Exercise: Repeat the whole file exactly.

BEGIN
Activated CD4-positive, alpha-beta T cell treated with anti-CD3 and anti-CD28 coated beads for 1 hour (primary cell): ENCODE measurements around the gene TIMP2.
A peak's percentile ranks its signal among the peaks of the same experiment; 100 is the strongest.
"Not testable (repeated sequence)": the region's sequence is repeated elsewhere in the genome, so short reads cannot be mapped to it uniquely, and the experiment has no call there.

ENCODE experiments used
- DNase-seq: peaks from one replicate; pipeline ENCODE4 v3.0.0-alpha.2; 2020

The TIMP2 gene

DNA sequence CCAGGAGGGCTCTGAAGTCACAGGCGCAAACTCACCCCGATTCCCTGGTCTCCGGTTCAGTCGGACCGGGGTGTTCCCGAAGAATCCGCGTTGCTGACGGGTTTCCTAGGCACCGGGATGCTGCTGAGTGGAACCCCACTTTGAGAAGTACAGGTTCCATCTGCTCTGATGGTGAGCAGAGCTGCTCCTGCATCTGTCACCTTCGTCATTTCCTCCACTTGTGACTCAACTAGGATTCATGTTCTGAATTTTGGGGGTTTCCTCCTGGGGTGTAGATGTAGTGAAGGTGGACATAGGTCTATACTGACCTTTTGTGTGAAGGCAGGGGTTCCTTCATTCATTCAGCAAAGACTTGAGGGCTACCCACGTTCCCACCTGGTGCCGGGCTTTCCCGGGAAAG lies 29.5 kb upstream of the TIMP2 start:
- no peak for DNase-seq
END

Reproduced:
Activated CD4-positive, alpha-beta T cell treated with anti-CD3 and anti-CD28 coated beads for 1 hour (primary cell): ENCODE measurements around the gene TIMP2.
A peak's percentile ranks its signal among the peaks of the same experiment; 100 is the strongest.
"Not testable (repeated sequence)": the region's sequence is repeated elsewhere in the genome, so short reads cannot be mapped to it uniquely, and the experiment has no call there.

ENCODE experiments used
- DNase-seq: peaks from one replicate; pipeline ENCODE4 v3.0.0-alpha.2; 2020

The TIMP2 gene

DNA sequence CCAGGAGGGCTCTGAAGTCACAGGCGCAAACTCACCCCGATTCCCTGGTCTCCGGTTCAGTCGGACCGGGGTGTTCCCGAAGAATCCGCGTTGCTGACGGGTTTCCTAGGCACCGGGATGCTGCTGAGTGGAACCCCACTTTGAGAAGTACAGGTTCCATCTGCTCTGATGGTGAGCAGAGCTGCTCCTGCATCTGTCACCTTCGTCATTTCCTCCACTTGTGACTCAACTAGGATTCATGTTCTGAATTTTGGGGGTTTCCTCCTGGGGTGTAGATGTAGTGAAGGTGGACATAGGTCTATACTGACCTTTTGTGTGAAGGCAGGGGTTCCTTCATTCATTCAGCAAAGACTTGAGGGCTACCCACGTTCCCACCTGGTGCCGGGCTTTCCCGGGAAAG lies 29.5 kb upstream of the TIMP2 start:
- no peak for DNase-seq